Belgian Lawmakers Grant Children the Right to Die

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The lower house of the Belgian Parliament have adopted a bill that extends the right to euthanasia to minors. Belgium was already one of the very few countries where euthanasia is legal, but until now it has only been applicable for adults.

Belgium legalized euthanasia in 2002 for those in “constant and unbearable physical or mental suffering that cannot be alleviated.” Until now, minors had to wait for nature to take its course or for them to turn 18.

Parliament voted 86 to 44 to amend the euthanasia law so that it would apply to minors, but only under certain additional conditions. Circumstances include parental consent and the requirement that the minor exhibit a “capacity for discernment” as determined by a psychiatrist or a psychologist.

Before the legislation can go into effect, King Philippe must agree with and sign it.

There is widespread support in Belgium for the bill in the largely liberal country. However, it has also sparked vehement dissent from some. Dissenters argue that the legislation is too harsh and final, and an abandonment of children. Conversely, supporters of the legislation argue that children should have a choice and parents should not be forced to watch their terminally ill children suffer as they approach their inevitable death.

With adoption of the bill, Belgium will join the Netherlands in allowing euthanasia for children. The Netherlands has allowed child euthanasia since 2002 with parental consent. Since its adoption, only five children have utilized the Netherlands’ law.

Judge Rules Sperm Donor Is Legal Father Of Child Born To Lesbian Couple

In Topeka, Kansas a judge has deemed that a man who donated sperm to a lesbian couple is the legal father of the child produced because a licensed doctor was not involved in the insemination. Now the man, William Marotta, must pay child support. Marotta responded to a Craigslist add posted by Jennifer Schreiner and Angela Bauer in 2009. For $50 Marotta agreed to provide sperm to the lesbian couple. Without seeking legal advice, Marotta and the couple signed a document stating that Marotta was not to be responsible for the child.

Schreiner and Bauer separated within a year after the birth of their daughter. Schreiner sought financial aid from the state to help her support the child and listed “donor” as the child’s father. Determining that Marotta was not an anonymous donor, the Kansas Department for Children and Families demanded he pay child support.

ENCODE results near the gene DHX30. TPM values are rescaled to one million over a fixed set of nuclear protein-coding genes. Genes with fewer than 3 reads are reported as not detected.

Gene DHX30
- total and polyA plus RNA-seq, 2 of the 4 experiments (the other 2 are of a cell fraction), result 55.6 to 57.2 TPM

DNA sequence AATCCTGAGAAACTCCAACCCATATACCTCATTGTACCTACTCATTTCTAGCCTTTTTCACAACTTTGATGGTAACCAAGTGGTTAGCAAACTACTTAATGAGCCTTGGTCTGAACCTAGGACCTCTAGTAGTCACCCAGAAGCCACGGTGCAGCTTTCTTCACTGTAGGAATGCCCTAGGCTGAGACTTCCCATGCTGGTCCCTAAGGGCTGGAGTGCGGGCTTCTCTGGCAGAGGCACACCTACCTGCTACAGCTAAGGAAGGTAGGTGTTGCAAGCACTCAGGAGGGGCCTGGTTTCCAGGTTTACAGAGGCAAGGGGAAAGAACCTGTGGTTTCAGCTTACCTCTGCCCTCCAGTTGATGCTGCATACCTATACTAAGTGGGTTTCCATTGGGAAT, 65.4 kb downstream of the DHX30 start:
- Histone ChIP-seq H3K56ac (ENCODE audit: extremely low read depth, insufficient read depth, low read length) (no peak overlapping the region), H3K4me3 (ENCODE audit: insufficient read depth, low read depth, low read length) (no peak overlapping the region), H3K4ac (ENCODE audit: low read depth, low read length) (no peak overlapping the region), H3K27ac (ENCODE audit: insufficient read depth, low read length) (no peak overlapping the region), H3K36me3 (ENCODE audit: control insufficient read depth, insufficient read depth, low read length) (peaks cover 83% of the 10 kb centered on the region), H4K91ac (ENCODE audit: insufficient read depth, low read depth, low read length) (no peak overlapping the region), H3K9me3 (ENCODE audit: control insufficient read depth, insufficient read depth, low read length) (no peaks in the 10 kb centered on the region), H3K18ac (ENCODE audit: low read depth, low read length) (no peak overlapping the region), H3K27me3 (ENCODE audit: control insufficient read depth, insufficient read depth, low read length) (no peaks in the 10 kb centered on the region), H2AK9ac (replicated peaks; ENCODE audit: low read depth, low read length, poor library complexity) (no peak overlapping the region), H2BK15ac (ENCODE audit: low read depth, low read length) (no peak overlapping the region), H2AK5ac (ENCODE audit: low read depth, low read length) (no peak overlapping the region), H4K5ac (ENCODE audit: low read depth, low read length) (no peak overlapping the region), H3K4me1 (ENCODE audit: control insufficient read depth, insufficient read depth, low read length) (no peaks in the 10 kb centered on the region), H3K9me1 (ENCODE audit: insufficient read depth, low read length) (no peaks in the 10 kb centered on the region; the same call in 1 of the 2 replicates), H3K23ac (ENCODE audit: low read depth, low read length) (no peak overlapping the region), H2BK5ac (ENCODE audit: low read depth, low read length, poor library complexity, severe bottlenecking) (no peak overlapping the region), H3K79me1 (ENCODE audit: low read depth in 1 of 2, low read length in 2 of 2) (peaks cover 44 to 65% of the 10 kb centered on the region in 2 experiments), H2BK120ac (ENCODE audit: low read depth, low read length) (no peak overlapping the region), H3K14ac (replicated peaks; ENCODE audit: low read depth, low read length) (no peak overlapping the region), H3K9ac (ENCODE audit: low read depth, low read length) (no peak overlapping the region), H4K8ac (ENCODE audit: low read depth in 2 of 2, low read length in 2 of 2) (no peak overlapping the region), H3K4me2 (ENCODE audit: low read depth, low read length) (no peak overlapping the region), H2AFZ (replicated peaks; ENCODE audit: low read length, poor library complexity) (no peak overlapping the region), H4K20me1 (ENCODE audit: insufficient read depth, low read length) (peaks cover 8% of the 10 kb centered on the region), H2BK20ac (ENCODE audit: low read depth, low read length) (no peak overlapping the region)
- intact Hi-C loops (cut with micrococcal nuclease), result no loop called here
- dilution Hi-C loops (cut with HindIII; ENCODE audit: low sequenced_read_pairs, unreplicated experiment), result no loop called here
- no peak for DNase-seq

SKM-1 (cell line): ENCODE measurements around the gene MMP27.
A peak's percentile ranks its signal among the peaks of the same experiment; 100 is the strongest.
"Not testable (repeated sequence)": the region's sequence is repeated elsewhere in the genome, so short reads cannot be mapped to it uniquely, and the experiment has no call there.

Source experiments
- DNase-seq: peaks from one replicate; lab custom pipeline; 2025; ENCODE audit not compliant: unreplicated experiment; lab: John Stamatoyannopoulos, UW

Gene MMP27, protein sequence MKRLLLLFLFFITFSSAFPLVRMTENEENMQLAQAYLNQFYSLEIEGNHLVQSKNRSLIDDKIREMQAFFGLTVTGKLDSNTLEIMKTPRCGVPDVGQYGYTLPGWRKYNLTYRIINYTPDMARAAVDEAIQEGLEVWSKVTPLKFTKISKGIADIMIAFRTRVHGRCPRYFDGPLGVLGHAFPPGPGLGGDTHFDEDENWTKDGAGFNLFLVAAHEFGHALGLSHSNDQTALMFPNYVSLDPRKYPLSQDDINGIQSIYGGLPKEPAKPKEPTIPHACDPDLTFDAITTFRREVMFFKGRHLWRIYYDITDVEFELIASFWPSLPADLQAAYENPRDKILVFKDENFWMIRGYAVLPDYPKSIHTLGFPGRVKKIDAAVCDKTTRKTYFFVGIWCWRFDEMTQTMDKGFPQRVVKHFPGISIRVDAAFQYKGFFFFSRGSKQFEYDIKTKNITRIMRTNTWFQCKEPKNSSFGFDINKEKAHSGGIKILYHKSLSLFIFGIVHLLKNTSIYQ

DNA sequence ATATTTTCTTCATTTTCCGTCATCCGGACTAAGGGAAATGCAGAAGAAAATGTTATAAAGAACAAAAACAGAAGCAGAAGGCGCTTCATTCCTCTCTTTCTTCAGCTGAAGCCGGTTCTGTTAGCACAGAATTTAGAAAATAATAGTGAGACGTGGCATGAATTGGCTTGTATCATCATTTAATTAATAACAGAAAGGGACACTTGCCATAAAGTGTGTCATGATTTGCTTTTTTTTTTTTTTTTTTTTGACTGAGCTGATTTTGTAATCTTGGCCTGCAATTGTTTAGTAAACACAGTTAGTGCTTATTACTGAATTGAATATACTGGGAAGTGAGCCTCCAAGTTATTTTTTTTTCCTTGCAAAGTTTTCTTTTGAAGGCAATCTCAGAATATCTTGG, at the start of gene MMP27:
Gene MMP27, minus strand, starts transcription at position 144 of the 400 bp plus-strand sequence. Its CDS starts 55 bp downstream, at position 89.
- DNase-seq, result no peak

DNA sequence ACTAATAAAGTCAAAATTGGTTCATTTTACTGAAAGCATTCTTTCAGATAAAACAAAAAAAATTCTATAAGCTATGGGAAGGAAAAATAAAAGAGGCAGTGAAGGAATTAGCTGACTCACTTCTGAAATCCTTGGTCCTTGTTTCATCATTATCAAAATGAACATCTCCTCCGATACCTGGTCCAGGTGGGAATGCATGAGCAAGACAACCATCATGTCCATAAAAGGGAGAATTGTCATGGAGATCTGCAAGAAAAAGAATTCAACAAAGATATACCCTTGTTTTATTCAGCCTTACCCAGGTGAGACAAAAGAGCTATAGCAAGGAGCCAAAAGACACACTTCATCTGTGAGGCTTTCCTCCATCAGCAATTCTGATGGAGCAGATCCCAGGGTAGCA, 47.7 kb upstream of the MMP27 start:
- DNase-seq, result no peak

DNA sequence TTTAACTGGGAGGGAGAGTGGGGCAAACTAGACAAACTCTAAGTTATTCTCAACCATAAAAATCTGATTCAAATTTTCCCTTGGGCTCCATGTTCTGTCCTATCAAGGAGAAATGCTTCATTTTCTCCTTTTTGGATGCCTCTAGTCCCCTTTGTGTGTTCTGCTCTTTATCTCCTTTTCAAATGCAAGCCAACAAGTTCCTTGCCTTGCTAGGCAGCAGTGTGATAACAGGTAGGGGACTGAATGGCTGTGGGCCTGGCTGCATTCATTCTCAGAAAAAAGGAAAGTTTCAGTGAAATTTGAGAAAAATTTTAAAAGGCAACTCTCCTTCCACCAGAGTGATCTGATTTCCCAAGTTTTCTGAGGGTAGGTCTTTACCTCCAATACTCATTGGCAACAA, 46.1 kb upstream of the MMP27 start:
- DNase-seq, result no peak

Schreiner and Bauer purport themselves to be the child’s parents, but the judge disagreed. Because proper protocol was not followed in the insemination, the judge said Marotta cannot be considered just a donor. Specifically, they did not follow state law which requires the use of a physician for artificial insemination and the signing of certain documents. The judge stated, “The court is bound by the ordinary meaning and plain language of (state law) and it may not look the other way simply because the parties intended a different result than that afforded by the statute.”

It is unknown whether Marotta will appeal the ruling.

Children and Identity Theft

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A new law, effective this New Year’s Day, will make it more difficult for children to become the victims of identity theft or credit card abuse.  Senate Bill 60 is the result of a recent rise in children being targeted for such offenses.

A child’s social security number can be used by identity thieves to apply for government benefits, open bank and credit card accounts, apply for a loan or utility service, or rent a place to live.

Children are an especially vulnerable population to identity thieves, who consider a child’s personal identifying information more valuable than that of an adult.  This is because adults are more likely to be keeping tabs on their information. Adults monitor bank statements, pay bills, shop with their credit cards, all of these things that are likely to alert someone to identity theft.

The new law allows parents to freeze the consumer and credit files of their children 16 year of age or younger.

According to the Federal Trade Commission there are warning signs that your child’s credit has been compromised. For example, you or your child might:

  • be turned down for government benefits because the benefits are being paid to another account using your child’s Social Security number
  • get a notice from the IRS saying the child didn’t pay income taxes, or that the child’s Social Security number was used on another tax return
  • get collection calls or bills for products or services you didn’t receive